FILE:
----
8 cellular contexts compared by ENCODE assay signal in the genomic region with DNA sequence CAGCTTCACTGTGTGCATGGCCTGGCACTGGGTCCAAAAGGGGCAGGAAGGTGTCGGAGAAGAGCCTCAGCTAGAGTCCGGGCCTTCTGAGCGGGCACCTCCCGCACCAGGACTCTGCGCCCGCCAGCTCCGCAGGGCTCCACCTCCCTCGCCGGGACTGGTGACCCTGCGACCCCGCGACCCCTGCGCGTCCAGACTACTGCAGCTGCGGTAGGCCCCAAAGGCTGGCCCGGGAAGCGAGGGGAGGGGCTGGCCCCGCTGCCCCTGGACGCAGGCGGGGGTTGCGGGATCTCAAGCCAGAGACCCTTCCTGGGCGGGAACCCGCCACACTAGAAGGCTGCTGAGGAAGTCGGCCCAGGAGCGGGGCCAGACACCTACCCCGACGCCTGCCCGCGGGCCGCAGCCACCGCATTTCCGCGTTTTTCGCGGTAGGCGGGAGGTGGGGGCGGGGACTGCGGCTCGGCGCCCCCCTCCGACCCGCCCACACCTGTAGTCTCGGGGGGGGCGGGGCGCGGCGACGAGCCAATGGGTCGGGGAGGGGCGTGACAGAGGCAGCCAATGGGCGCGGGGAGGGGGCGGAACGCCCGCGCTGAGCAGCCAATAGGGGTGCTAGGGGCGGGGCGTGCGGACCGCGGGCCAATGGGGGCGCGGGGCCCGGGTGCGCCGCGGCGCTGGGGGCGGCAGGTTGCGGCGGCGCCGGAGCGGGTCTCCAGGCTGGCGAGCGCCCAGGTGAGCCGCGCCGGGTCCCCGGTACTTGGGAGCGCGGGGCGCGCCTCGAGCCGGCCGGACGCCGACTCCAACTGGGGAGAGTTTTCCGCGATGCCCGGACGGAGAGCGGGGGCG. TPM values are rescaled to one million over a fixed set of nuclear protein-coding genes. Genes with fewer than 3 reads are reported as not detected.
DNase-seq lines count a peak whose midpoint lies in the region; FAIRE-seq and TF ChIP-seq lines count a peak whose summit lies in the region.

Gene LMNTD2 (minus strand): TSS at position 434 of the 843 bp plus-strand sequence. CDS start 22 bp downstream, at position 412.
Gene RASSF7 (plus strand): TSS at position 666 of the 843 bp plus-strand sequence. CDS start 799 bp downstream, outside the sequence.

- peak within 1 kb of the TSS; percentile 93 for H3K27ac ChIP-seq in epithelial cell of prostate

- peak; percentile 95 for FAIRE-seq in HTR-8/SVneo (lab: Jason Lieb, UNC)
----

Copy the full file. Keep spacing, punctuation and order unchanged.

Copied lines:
8 cellular contexts compared by ENCODE assay signal in the genomic region with DNA sequence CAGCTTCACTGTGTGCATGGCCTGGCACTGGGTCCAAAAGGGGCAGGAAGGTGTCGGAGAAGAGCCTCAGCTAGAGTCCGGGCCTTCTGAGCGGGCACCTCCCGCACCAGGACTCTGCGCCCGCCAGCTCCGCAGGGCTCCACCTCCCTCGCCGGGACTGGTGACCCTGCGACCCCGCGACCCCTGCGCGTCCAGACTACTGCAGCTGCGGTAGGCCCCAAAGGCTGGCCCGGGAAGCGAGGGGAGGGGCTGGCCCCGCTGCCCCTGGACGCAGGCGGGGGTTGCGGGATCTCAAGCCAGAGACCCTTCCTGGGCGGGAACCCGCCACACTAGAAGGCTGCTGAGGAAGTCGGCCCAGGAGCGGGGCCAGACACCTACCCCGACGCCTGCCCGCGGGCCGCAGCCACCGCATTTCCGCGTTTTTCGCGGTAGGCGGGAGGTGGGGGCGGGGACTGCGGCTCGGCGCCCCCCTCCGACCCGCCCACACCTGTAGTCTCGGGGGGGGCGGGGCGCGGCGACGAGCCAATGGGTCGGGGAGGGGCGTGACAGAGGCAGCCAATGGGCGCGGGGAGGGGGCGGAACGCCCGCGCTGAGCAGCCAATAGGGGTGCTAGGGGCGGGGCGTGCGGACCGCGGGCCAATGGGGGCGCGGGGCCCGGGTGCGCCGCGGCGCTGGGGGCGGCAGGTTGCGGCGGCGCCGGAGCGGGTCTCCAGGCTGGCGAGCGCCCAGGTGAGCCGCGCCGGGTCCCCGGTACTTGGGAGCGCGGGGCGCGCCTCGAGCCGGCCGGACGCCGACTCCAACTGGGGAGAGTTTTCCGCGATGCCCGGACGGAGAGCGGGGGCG. TPM values are rescaled to one million over a fixed set of nuclear protein-coding genes. Genes with fewer than 3 reads are reported as not detected.
DNase-seq lines count a peak whose midpoint lies in the region; FAIRE-seq and TF ChIP-seq lines count a peak whose summit lies in the region.

Gene LMNTD2 (minus strand): TSS at position 434 of the 843 bp plus-strand sequence. CDS start 22 bp downstream, at position 412.
Gene RASSF7 (plus strand): TSS at position 666 of the 843 bp plus-strand sequence. CDS start 799 bp downstream, outside the sequence.

- peak within 1 kb of the TSS; percentile 93 for H3K27ac ChIP-seq in epithelial cell of prostate

- peak; percentile 95 for FAIRE-seq in HTR-8/SVneo (lab: Jason Lieb, UNC)